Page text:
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Disaster Workshop for Vanuatu

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A five-day workshop to determine the economic cost of natural disasters in the Pacific will be held in Vanuatu from November 29th through December 2nd. The workshop has been organized to support Pacific island countries towards a clearer understanding of the economic impact of disasters.

“This information is of major importance in helping to organize recovery and rehabilitation efforts,” said Paula Holland, SOPAC’S Manager Natural Resources.

The Pacific is one of the most natural disaster prone regions of the world. Since the l950s, Pacific island countries have reported 207 disaster events, affecting nearly 3.5 million people and costing in excess of US$6.5 billion.

The Government of Samoa estimated that shortly after the Tsunami in 2009 the direct economic impact was close to US$127 million or 5% of that country’s GDP (2008 figures).

“What is essential for recovery funding is a consistent process that determines the cost of a disaster, and one that allows for comparisons of like disaster over time,” said Ms. Holland.

The workshop is being jointly organized by SOPAC and the United Nations Economic and Social Commission for Asia and the Pacific (UN-ESCAP), the International Strategy for Disaster Reduction (ISDR), IUCN and the European Commission for Latin America (ECLAC) with the support of the World Bank and the United Nations.

Last Updated on Monday, 25 October 2010 08:16  

Newsflash

13th September 2012 - A deep-sea minerals training workshop to address issues associated with deep-sea minerals and mining, was recently held in Nadi as part of a series of capacity building activities aimed to develop and enhance regional knowledge on geological, technological, biological and environmental aspects of deep-sea minerals.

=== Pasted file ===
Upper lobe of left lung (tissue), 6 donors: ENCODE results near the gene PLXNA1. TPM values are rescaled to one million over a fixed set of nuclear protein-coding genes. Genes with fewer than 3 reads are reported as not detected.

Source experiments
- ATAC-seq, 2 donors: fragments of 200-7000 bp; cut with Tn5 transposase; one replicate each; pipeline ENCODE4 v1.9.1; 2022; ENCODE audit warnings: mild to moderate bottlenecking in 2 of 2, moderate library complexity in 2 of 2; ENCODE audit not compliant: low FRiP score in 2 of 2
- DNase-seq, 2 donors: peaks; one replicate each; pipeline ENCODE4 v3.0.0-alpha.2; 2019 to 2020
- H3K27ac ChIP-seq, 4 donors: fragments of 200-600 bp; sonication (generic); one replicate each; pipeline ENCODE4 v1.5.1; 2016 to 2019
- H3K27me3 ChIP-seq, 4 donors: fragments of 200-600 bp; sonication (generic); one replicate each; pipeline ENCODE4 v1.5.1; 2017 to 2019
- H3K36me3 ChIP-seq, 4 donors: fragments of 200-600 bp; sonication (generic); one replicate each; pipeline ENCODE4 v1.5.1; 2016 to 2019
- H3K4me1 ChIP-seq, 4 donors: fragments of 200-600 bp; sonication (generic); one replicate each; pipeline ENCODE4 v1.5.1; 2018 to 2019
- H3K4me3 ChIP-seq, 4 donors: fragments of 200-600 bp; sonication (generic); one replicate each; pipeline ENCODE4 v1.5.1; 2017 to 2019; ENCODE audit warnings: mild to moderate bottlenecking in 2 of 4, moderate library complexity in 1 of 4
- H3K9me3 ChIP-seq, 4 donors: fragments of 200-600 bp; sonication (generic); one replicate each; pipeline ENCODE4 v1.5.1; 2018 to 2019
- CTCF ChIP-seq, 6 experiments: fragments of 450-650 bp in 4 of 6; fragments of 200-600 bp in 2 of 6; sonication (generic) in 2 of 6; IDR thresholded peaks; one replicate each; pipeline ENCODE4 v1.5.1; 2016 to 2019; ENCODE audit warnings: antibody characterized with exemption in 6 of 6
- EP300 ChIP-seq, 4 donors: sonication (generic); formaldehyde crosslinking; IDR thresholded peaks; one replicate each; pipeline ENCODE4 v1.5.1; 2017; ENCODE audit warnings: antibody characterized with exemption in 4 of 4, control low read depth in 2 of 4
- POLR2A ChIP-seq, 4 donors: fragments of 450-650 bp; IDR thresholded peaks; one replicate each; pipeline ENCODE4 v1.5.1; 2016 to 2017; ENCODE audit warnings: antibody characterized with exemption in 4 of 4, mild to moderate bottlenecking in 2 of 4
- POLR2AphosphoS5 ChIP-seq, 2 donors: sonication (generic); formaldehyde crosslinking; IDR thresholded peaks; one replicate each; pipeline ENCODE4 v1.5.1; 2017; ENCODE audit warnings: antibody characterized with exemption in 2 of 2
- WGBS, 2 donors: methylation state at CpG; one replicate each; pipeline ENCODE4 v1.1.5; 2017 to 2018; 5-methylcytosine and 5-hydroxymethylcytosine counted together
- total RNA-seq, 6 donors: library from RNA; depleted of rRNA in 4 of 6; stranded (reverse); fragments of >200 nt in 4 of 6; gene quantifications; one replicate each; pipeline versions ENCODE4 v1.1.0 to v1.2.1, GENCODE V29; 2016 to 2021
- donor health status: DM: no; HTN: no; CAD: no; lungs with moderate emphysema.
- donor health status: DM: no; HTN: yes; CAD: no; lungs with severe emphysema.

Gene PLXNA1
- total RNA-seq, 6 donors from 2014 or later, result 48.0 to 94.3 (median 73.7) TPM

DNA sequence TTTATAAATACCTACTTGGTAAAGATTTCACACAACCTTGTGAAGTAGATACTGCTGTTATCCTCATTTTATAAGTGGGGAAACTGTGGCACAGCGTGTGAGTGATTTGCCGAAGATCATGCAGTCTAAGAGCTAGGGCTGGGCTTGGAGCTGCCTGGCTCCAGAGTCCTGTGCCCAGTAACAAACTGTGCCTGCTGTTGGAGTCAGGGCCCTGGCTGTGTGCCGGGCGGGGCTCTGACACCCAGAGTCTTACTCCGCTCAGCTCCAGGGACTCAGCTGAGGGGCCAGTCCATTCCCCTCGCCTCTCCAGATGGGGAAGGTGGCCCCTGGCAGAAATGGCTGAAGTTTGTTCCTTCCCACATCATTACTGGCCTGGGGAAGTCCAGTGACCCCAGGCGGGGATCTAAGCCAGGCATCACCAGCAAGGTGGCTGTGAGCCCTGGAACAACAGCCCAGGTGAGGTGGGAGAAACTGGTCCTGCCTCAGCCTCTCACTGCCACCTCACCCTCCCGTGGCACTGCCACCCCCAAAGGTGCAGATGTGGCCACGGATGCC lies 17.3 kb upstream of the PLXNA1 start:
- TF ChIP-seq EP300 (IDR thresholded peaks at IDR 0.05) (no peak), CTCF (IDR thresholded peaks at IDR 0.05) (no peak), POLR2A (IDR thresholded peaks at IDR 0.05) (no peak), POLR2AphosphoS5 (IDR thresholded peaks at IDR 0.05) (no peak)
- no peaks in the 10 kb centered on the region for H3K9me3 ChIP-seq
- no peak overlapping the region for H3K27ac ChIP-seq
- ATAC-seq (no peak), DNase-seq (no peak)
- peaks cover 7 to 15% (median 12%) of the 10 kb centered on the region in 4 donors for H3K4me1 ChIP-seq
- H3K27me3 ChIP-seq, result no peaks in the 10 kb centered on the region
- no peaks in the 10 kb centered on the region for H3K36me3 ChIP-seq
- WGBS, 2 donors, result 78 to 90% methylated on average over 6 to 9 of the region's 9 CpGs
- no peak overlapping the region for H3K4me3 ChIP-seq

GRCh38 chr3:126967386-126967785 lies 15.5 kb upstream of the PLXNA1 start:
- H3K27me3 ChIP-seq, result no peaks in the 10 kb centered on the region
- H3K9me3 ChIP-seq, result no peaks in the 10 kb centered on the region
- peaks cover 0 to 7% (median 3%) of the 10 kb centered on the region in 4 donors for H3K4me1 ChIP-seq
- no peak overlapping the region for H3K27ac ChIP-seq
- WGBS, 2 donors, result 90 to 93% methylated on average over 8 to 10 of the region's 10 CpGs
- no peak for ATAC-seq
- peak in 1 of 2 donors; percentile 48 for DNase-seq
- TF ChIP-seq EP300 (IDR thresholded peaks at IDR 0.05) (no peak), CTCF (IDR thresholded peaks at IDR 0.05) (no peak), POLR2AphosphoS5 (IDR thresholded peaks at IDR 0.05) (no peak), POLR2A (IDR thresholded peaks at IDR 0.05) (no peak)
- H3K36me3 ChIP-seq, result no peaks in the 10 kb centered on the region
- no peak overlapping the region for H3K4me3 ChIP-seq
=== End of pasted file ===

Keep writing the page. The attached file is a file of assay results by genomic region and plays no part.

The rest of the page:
The workshop was organised by the EU-funded, SPC Deep Sea Minerals (DSM) Project. Participants included Government officials, primarily from Ministries of 13 island countries associated with minerals, natural resources, environment and fisheries, as well as representatives from regional civil society groups. These included the Pacific Islands Association of NGOs (PIANGO),  Ipukarea Society (TIS) and the Civil Society Forum of Tonga (CSFT).

Scientists from the United States, Korea, Australia, Belgium, New Zealand, SPREP and SPC were also in attendance.

Dr Russell Howorth, the Director of the SOPAC Division of the Secretariat of the Pacific Community (SPC) said that the workshop played an important role in providing participants with a better understanding of deep-sea environments, the nature of those seabed mineral deposits and the biological communities associated with them.

‘The protection of the ocean environment and the preservation of rare and fragile ecosystems and ocean habitats must be balanced against the emerging new economic opportunity presented for Pacific Island countries by exploring for deep sea minerals and their possible future exploitation,’ said Dr Howorth. ‘The precautionary approach must prevail particularly in the exploration and potential exploitation of seabed mineral deposits.’